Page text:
Memorandum of Conversation, by the Chief of the Division of European Affairs (Moffat)
At Mr. Welles’1 request I asked the Albanian Minister to call this morning. I told him that Mr. Welles had undertaken to pass on to him any important information respecting Albania which we might receive, and then gave him the gist of Mr. Grant’s telegram no. 13 of April 3rd.
The Minister said that he had every reason to believe that a crisis was fast approaching. He thought it even possible that he would soon “join Mr. Hurban”.2 Not only was Mussolini forced to deliver something to his people that would gratify their vanity,—and for this purpose Albania would probably cause the fewest international complications,—but a distinct hint had been given in one of Mussolini’s recent speeches when he no longer referred to the Adriatic as “an Italo-Albanian lake”.
The great tragedy of the situation, according to the Minister, was that the present Foreign Minister had been in Italian pay and might still be. The Minister had urged Bang Zog the last time he saw him to put the Minister of Foreign Affairs in a penitentiary. The Bang had replied that the Minister was a figurehead and that he himself would direct Albanian foreign affairs. The King had then given him a private cipher, which had later been cancelled when it became apparent that the Italians had the key thereto. There was not an Albanian pouch going into or out of the country which was not opened by the Italians and its contents photographed.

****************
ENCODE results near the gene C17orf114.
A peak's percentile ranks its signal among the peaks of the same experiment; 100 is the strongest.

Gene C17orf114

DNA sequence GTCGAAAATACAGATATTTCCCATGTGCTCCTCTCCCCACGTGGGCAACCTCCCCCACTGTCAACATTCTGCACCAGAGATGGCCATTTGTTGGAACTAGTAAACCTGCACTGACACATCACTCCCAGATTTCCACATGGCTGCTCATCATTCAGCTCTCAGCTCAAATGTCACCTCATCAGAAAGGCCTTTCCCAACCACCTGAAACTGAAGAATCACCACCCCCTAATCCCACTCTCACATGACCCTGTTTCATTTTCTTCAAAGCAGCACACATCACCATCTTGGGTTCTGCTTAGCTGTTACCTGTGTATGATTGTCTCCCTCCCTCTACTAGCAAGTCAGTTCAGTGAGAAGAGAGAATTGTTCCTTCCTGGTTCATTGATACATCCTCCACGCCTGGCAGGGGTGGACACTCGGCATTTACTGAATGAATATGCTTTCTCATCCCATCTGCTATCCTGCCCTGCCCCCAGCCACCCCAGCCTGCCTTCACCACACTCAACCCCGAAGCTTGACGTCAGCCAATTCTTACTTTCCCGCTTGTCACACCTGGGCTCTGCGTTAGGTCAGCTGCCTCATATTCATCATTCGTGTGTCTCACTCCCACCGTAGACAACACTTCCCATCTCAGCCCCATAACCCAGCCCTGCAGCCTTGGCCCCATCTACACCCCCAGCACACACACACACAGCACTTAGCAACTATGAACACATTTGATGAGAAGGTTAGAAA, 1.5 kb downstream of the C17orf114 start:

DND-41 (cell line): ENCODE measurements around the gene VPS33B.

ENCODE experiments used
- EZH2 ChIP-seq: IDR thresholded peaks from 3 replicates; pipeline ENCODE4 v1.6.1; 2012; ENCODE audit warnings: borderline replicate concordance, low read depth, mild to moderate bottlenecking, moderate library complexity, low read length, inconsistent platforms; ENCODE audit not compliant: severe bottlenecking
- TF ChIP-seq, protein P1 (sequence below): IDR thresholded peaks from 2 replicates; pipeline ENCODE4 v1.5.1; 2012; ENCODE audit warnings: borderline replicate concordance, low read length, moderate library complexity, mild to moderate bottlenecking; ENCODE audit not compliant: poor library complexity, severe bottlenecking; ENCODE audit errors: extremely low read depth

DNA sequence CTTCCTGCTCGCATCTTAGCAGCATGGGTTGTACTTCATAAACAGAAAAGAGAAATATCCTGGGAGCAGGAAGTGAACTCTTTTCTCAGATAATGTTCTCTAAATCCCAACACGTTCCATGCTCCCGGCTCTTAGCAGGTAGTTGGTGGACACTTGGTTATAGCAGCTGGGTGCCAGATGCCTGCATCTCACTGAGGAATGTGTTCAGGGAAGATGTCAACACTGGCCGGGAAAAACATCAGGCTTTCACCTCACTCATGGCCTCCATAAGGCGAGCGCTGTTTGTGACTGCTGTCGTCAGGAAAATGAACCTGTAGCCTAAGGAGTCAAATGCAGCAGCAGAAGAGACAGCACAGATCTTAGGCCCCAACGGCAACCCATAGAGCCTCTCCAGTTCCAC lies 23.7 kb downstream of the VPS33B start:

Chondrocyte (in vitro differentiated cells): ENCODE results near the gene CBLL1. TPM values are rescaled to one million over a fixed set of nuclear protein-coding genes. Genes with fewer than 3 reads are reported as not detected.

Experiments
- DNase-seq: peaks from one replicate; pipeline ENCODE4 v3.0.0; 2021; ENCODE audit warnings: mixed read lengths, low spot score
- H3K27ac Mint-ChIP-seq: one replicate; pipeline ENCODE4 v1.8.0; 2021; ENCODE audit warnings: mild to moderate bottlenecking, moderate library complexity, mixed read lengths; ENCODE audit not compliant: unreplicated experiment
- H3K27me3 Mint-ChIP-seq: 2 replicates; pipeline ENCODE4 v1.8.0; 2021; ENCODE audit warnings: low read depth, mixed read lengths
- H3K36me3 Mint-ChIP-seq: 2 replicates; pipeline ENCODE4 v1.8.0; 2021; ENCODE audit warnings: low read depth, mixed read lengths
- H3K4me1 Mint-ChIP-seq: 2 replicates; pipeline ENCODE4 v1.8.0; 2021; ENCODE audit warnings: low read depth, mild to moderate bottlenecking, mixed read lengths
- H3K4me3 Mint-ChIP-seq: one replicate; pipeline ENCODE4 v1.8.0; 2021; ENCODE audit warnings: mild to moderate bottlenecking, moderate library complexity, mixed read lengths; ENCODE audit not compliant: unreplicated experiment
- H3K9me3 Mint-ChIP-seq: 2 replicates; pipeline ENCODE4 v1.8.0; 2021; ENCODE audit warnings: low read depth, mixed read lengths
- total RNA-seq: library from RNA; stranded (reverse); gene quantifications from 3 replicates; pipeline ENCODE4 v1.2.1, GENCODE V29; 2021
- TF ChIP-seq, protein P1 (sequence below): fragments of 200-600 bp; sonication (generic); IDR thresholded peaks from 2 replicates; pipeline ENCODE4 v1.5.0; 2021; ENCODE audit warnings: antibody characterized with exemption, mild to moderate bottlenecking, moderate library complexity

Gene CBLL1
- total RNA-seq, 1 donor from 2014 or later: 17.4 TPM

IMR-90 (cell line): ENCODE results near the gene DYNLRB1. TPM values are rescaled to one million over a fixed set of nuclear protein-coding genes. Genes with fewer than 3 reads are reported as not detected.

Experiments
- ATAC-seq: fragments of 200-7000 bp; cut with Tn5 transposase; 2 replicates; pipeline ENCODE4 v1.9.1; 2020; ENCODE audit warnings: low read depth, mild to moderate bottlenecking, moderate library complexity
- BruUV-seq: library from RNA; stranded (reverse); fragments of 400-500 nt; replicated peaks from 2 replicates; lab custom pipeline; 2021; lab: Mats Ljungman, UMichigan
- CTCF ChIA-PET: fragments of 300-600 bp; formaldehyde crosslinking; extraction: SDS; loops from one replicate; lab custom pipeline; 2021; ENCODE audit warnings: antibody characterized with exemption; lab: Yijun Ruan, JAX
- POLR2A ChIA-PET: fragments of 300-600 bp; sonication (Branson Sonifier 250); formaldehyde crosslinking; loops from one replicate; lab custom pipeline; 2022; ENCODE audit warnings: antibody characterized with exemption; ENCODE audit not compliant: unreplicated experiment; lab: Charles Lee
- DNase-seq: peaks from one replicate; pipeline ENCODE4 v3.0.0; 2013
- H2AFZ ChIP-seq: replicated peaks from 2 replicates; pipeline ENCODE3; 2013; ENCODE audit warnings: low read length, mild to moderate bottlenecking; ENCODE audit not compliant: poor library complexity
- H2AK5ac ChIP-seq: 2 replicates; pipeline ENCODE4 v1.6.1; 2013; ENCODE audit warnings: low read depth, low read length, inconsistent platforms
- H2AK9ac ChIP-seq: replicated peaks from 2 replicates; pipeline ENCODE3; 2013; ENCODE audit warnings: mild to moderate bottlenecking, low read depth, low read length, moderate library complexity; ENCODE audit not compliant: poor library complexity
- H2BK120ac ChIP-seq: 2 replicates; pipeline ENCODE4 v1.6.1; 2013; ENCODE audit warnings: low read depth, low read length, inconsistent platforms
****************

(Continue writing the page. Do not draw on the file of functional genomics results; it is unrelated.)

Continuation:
The Minister concluded by saying that Italy could probably capture Albania with relative ease, but that when it came to holding the country the task would be a constant and perpetual drain on Italian vitality. The Albanians would never accept Italian domination, and they were a compact, war-like, and tenacious people.
I told the Minister that we would endeavor to keep in close touch with him through this critical time.